Notice that the normal adversarial risk is non-zero if there is an adversarial perturbation *x*′ ≠ *x* in the normal direction at *x*. Finally, we have the usual *standard risk*: *R*_{std}(*f*): = 𝔼_{(x, y)~p}𝟙(*f*(*x*)*y* ≤ 0).

### 2.3 Main result: decomposition of risk

In this section, we state our main result that decomposes the adversarial risk into its tangential and normal components. Our theorem will require a mild assumption on the decision boundary *DB*(*f*) of the classifier *f*, i.e., the set of points *x* where *f*(*x*) = 0.

**Assumption [A]**: For all *x* ∈ *DB*(*f*) and all neighborhoods *U* ∋ *x* containing *x*, there exist points *x*_{0} and *x*_{1} in *U* such that *f*(*x*_{0}) < 0 and *f*(*x*_{1}) > 0.

This assumption states that a point that is difficult to classify by *f* has points of both labels in any given neighborhood around it. In particular, this means that the decision boundary does not contain an open set. We remark that both Assumption A and the continuity requirement for the score function *f* are implicit in previous decomposition results such as Equation 1 in the study by Zhang et al. (2019). Without Assumption A, the “neighborhood” of the decision boundary in the study by Zhang et al. (2019) will not contain the decision boundary, and it is easy to give a counterexample to Equation 1 in the study by Zhang et al. (2019) if *f* is not continuous.

Our decomposition result will decompose the adversarial risk into the normal and tangential directions: however, as we will show, an “extra term” appears, which we define next:

Definition 4 (NNR Nearby-Normal-Risk). Fix *ϵ* > 0. Denote by *A*(*x, y*) the event that $\forall {x}^{\prime}\in {B}_{\u03f5}^{nor}(x),f({x}^{\prime})y>0,$ i.e., the normal adversarial risk of *x* is zero.

Denote by *B*(*x, y*) the event that

i.e., *x* has a point *x*′ near it such that *x*′ has non-zero normal adversarial risk.

Denote by *C*(*x, y*) the event $\forall {x}^{\prime}\in {B}_{2\u03f5}^{in}(x),f({x}^{\prime})y>0$, i.e., *x* has no adversarial perturbation in the manifold within distance 2*ϵ*.

The Nearby-Normal-Risk (denoted as NNR) of *f* with budget *ϵ* is defined to be

where ∧ denotes “and”.

We are now in a position to state our main result.

Theorem 1. [Risk Decomposition] Let $\mathcal{M}$ be a smooth compact manifold in ℝ^{D} and let data be drawn from $\mathcal{M}\times \left\{-1,1\right\}$, according to some distribution *p*. There exists a Δ > 0 depending only on $\mathcal{M}$ such that the following statements hold for any *ϵ* < Δ. For any score function *f* satisfying assumption A,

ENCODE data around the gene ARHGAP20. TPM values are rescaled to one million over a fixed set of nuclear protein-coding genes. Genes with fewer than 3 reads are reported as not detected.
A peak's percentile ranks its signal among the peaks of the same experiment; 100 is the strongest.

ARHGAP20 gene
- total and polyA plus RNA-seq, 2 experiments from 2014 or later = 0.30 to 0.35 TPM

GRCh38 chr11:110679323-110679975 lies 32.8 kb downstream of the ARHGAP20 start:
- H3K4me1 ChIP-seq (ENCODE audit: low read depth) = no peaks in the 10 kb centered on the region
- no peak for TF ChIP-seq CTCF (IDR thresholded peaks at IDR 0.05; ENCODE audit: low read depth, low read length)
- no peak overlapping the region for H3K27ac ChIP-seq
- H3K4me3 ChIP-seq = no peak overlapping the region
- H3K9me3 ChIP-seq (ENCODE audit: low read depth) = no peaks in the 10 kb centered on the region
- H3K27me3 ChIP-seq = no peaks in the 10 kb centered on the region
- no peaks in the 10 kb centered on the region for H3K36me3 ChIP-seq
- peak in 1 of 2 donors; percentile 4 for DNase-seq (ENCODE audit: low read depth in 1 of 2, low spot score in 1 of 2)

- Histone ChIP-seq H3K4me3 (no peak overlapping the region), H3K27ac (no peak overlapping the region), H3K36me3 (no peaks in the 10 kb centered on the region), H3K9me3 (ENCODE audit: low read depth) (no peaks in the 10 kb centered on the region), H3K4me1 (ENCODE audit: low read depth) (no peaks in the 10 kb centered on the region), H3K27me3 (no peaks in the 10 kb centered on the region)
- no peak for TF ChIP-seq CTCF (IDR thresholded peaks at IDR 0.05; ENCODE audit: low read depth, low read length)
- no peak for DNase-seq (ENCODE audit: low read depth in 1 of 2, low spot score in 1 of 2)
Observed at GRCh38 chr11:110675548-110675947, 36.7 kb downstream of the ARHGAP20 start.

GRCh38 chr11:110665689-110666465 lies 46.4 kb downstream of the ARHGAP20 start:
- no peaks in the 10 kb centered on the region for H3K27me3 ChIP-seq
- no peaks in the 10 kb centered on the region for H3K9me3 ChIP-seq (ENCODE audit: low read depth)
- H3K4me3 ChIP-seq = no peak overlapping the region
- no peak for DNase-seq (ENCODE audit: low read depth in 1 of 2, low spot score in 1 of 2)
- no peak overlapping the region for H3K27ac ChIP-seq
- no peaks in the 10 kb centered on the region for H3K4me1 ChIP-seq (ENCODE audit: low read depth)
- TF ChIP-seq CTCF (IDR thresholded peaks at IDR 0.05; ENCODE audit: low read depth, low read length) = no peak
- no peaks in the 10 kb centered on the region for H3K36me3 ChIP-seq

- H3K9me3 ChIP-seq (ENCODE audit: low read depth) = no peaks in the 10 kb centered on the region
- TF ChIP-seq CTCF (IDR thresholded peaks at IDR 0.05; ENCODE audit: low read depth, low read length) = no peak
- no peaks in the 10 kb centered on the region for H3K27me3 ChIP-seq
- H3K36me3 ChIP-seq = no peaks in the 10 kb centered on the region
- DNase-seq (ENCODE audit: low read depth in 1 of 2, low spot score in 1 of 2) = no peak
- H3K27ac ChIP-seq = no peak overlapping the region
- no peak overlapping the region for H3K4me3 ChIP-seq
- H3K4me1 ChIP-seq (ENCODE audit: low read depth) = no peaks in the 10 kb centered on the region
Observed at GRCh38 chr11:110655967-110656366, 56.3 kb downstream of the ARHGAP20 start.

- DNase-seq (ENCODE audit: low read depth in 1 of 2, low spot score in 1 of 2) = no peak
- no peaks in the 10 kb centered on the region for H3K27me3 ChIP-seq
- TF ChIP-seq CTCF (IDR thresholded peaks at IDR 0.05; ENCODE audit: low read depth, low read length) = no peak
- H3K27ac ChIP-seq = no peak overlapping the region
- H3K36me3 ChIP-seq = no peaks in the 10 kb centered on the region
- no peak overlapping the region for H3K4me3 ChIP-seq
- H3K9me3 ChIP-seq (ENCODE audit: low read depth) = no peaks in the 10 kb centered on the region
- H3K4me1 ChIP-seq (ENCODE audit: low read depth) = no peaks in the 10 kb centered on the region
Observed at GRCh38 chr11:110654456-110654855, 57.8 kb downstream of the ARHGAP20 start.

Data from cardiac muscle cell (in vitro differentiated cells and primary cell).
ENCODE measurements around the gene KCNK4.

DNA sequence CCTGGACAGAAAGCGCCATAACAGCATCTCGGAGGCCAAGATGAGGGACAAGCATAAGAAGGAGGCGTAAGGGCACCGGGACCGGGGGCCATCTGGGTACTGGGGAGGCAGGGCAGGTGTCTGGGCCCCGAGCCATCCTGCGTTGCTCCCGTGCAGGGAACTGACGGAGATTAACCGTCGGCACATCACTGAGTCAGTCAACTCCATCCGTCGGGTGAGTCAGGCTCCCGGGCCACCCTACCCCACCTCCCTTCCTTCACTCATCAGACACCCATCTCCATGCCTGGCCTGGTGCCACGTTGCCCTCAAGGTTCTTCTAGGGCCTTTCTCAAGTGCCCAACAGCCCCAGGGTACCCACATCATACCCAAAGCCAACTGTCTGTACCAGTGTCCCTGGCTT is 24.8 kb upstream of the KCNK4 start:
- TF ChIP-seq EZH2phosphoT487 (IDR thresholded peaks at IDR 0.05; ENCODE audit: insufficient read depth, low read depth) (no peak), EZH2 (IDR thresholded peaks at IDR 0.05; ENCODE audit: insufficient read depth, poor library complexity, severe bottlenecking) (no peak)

(I)

(II) If ${R}_{adv}^{nor}(f,\u03f5)=0$, then

**Remark**:

1. The first result decomposes the adversarial risk into the standard risk, the normal adversarial risk, the in-manifold adversarial risk, and an “extra term”—the Nearby-Normal-Risk. The NNR comes into play when a point *x* does not have normal adversarial risk, and the score function on all points nearby agrees with *y*(*x*), yet there is a point near *x* that has non-zero normal adversarial risk.

2. The second result states that if the normal adversarial risk is zero, the *ϵ*-adversarial risk is bounded by the sum of the standard risk and the 2*ϵ* in-manifold adversarial risk.

3. Our bound suggests that there may be “free lunch” in robustness-accuracy trade-off. There is an extra margin one can exploit without confronting the trade-off. Specifically, this corollary suggests that by solely minimizing the normal adversarial risk, we can govern the difference between adversarial risk and standard accuracy by focusing exclusively on in-manifold adversarial risk. This insight provides a pathway to navigating the trade-off under the condition of zero normal adversarial risk, wherein the key lies in minimizing the in-manifold risk. This strategic approach opens up ways for fine-tuning and optimizing the robustness-accuracy trade-off, shedding light on potential methods for achieving better performance on robust models.

One may wonder if a decomposition of the form ${R}_{adv}(f,\u03f5)\le {R}_{std}(f)+{R}_{adv}^{nor}(f,\u03f5)+{R}_{adv}^{in}(f,2\u03f5)$ is possible. We prove that this is not possible. The complete proof of Theorem 1 is technical and is provided in the Supplementary material. Here, we provide a sketch of the proof first.

#### 2.3.1 Proof sketch of theorem 1

We first address the existence of the constant Δ that only depends on $\mathcal{M}$ in the theorem statement. Define a *tubular neighborhood* of $\mathcal{M}$ as a set $\mathcal{N}\subset {\mathbb{R}}^{D}$ containing $\mathcal{M}$ such that any point $z\in \mathcal{N}$ has a unique projection π(*z*) onto $\mathcal{M}$ such that $z-\pi (z)\in {N}_{\pi (z)}\mathcal{M}$. Thus, the normal line segments of length *ϵ* at any two points $x,{x}^{\prime}\in \mathcal{M}$ are disjoint.

By Theorem 11.4 in the study by Bredon (2013), we know that there exists Δ such that $N:=\left\{y\in {\mathbb{R}}^{D}:dist(y,\mathcal{M})<\Delta \right\}$ is a tubular neighborhood of $\mathcal{M}$. The Δ guaranteed by Theorem 11.4 is the Δ referred to our theorem, and the budget *ϵ* is constrained to be at most Δ.

For simplicity, we first sketch the proof of the case when *y* is deterministic (the setting of Corollary 1). Considering a pair (*x, y*) ~ *p*, *x* has an adversarial perturbation *x*′ within distance *ϵ*. We show that one of the four cases must occur: